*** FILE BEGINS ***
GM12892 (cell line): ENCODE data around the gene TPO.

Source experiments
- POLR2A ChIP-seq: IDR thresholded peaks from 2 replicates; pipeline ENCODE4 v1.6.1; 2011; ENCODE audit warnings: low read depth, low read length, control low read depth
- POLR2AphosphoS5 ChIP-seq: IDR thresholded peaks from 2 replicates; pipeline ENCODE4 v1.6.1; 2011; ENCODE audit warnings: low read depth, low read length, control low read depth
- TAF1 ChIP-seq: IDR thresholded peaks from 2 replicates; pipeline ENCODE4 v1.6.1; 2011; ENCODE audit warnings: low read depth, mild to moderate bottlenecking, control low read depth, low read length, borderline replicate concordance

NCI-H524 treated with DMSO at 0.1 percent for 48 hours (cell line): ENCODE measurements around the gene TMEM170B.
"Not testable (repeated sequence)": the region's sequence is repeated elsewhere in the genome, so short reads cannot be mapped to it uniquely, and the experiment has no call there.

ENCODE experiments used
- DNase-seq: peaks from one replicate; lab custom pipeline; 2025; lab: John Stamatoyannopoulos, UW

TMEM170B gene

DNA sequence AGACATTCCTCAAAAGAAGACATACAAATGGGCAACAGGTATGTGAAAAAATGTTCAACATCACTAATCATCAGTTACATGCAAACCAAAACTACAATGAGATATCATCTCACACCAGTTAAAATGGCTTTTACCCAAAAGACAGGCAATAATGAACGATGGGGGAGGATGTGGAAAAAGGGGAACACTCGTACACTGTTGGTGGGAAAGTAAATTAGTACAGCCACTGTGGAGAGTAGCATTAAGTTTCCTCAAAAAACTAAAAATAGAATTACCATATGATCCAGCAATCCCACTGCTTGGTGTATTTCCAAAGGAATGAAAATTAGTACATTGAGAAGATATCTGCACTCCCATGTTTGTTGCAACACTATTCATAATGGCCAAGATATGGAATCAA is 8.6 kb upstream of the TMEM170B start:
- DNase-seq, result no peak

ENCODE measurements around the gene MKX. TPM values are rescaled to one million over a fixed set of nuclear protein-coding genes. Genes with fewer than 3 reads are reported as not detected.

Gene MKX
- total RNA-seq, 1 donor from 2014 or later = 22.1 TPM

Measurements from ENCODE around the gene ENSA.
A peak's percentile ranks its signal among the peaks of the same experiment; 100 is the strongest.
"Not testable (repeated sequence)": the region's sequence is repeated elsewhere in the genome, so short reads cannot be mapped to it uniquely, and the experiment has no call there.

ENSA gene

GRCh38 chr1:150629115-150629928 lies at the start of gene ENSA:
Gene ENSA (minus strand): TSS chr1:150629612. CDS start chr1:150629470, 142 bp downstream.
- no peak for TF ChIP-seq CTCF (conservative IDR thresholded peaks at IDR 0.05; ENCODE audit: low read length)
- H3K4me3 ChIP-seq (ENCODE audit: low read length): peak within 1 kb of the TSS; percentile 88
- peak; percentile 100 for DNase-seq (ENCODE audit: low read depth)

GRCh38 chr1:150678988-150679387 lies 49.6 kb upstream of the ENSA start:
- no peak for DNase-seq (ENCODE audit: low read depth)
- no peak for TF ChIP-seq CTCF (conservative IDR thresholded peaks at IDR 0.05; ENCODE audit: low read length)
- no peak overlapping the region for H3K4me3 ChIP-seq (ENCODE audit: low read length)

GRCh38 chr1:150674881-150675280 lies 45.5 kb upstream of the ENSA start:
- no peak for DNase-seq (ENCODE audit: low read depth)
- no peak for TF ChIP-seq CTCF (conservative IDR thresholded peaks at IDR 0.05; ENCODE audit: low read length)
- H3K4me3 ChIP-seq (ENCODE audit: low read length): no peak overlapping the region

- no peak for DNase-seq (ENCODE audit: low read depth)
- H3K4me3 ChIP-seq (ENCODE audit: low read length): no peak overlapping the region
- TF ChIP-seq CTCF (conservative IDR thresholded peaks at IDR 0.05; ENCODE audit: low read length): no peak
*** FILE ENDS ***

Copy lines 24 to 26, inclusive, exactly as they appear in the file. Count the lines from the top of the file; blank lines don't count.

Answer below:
- peak; percentile 100 for DNase-seq (ENCODE audit: low read depth)

GRCh38 chr1:150678988-150679387 lies 49.6 kb upstream of the ENSA start:
- no peak for DNase-seq (ENCODE audit: low read depth)